Apple said Wednesday that billing could open the door to third-party app stores for iPhones — a potentially massive disruption to Apple’s walled garden ecosystem that currently makes the Apple App Store the only source for iOS apps.

To drive the point home, Apple sent a letter to lawmakers in the House of Representatives on Tuesday and released a white paper on Wednesday stating that allowing others to sell access to iOS apps would reduce user privacy and security. The paper said Apple’s app tracking transparency requirements for iPhone apps, for example, won’t necessarily be implemented by a third-party app store.

Allowing users to download apps that have not been vetted by Apple “would spur a flow of new investment in attacks on the iPhone, spurring malicious actors to develop tools and expertise to attack the security of iPhones on an unprecedented scale,” the paper said.

Representative David Cicilline (D-RI) co-sponsored all six proposed antitrust bills for the House of Representatives.


Many of the bills affecting Facebook focus on the company’s control of user data and its acquisition strategy.

Facebook has come under fire for allegations it sought to buy or clone its social media rivals, including buying Instagram for $1 billion in 2012.

Under one bill, tech giants determined by the Federal Trade Commission or the Department of Justice as meeting the criteria for the legislation cannot buy competitors or future companies that would enhance the giants’ ability to maintain their dominance against a direct competitor. Another bill seeks to make it more expensive for companies to file the paperwork for a merger, which could mean funding millions more for antitrust enforcement agencies.

In short, billing can make it difficult, if not impossible, for Facebook to buy the next Instagram.

In a statement, a Facebook spokesperson said the bills “underestimate intense competition within the technology sector,” including from foreign companies such as TikTok, WeChat and Alibaba.

“The surest way to address the challenges facing the Internet today is to address areas of greatest importance to people such as content modification, election integrity, and privacy — not trying to unravel the products and services that people rely on,” the spokesperson said.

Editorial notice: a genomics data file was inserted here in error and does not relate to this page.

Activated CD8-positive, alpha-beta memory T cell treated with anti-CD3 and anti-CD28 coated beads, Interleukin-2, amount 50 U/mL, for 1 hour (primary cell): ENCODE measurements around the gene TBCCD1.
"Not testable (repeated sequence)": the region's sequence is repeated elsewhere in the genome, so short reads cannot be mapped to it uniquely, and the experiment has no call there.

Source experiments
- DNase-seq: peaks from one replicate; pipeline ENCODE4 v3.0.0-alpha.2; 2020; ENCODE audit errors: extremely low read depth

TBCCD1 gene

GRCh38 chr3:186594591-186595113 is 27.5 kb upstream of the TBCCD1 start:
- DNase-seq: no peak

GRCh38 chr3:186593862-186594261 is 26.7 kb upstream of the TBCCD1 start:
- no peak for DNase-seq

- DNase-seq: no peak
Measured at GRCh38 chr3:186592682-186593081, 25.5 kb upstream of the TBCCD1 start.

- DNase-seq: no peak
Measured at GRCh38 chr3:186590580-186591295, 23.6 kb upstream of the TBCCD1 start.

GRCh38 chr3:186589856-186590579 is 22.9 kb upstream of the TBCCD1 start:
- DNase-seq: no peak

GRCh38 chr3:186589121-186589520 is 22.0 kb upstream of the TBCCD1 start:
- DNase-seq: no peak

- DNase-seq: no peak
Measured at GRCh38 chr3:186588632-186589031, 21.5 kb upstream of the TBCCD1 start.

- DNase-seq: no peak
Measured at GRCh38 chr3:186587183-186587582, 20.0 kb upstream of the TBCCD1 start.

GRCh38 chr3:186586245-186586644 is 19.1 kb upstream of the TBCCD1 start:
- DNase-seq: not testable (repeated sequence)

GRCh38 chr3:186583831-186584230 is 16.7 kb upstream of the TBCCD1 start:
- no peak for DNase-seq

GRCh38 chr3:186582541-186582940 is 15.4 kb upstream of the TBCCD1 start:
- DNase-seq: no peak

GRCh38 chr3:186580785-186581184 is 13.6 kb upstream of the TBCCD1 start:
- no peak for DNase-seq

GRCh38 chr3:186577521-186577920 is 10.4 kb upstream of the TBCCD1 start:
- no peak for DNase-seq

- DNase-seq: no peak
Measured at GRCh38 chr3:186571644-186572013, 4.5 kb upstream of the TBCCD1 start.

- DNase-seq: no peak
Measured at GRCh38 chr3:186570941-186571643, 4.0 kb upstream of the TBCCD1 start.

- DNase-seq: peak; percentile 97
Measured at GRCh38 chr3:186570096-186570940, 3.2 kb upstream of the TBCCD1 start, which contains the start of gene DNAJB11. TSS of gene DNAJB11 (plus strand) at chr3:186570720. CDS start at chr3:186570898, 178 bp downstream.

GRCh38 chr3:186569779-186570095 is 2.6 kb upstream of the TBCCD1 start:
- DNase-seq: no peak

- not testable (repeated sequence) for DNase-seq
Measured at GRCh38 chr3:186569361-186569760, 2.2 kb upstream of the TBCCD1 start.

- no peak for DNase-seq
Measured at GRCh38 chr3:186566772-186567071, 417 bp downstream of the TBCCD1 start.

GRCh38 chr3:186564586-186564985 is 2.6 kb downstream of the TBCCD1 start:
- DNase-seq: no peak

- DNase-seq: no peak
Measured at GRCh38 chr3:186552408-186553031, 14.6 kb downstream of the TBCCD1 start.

Despite its enormous size and reach, Microsoft (MSFT) He was not among those accused of abuse of monopoly power by a landmark report following the House Judiciary Committee’s antitrust investigation last year.
Cislin did not say definitively whether Microsoft would be a “covered platform” as defined in the legislation, though he cautioned that Amazon, Apple, Facebook and Google likely won’t be the only companies that will meet the coverage criteria. Under the bills, companies with a market capitalization of $600 billion or more that have at least 50 million monthly US users or 100,000 monthly business users will be subject to the new laws.

But Microsoft President Brad Smith told Bloomberg in a recent interview that “there are aspects of the legislation … that fully apply to Microsoft.” He refused to go into details.

Microsoft has a market capitalization of about $2 trillion, and many of its products exceed the billing usage limit.

the look

Even if the legislation is passed, the change will not happen automatically. To successfully break up a company or prevent it from engaging in prohibited behavior, the Federal Trade Commission or the Department of Justice will first need to determine that it meets the definitions outlined in the legislation. After that, regulators still have to file – and win – a lawsuit alleging that the companies violated the new laws.

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Even so, some of the legislation being considered includes get-out-of-jail cards, where companies with a compelling justification for their behavior can avoid prosecution. For example, under Cicilline’s nondiscrimination bill, tech giants can escape liability by providing evidence that their practices do not overburden other business customers, or by showing that the behavior was necessary to protect user privacy or confidential data.

Singer said that a regulatory agency like the Federal Trade Commission likely wouldn’t file a case under some of the examples cited by the Progress Chamber. “There are so many nefarious, anti-competitive self-preferences that you’ll never go after things that aren’t harmful.”

You still shouldn’t underestimate the tech industry’s ability to fight laws — inside and outside the courtroom, said William Kovacic, a professor of law at George Washington University and a former chair of the Federal Trade Commission.

“One would imagine that they would spend a wealth of resources on lawyers, economic consulting firms, technical experts, public relations specialists, and all the arts that make Washington a thriving regulatory capital, to oppose that,” he said.